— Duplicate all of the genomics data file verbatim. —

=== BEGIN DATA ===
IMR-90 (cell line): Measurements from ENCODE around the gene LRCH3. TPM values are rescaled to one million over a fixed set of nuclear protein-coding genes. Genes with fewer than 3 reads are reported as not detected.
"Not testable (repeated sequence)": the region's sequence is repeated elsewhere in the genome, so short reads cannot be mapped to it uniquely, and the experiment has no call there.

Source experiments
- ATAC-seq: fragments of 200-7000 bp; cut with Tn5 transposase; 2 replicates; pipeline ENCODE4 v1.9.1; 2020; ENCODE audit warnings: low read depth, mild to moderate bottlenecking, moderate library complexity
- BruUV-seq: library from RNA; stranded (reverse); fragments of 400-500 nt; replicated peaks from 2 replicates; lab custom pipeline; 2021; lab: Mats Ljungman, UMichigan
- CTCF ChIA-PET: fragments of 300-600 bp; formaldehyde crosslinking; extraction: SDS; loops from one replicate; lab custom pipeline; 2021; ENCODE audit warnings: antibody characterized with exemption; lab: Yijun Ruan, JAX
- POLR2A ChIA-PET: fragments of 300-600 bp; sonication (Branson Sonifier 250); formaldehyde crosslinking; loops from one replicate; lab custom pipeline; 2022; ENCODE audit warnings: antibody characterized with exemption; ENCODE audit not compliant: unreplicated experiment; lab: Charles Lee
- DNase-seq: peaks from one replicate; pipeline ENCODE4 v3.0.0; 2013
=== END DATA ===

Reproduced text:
IMR-90 (cell line): Measurements from ENCODE around the gene LRCH3. TPM values are rescaled to one million over a fixed set of nuclear protein-coding genes. Genes with fewer than 3 reads are reported as not detected.
"Not testable (repeated sequence)": the region's sequence is repeated elsewhere in the genome, so short reads cannot be mapped to it uniquely, and the experiment has no call there.

Source experiments
- ATAC-seq: fragments of 200-7000 bp; cut with Tn5 transposase; 2 replicates; pipeline ENCODE4 v1.9.1; 2020; ENCODE audit warnings: low read depth, mild to moderate bottlenecking, moderate library complexity
- BruUV-seq: library from RNA; stranded (reverse); fragments of 400-500 nt; replicated peaks from 2 replicates; lab custom pipeline; 2021; lab: Mats Ljungman, UMichigan
- CTCF ChIA-PET: fragments of 300-600 bp; formaldehyde crosslinking; extraction: SDS; loops from one replicate; lab custom pipeline; 2021; ENCODE audit warnings: antibody characterized with exemption; lab: Yijun Ruan, JAX
- POLR2A ChIA-PET: fragments of 300-600 bp; sonication (Branson Sonifier 250); formaldehyde crosslinking; loops from one replicate; lab custom pipeline; 2022; ENCODE audit warnings: antibody characterized with exemption; ENCODE audit not compliant: unreplicated experiment; lab: Charles Lee
- DNase-seq: peaks from one replicate; pipeline ENCODE4 v3.0.0; 2013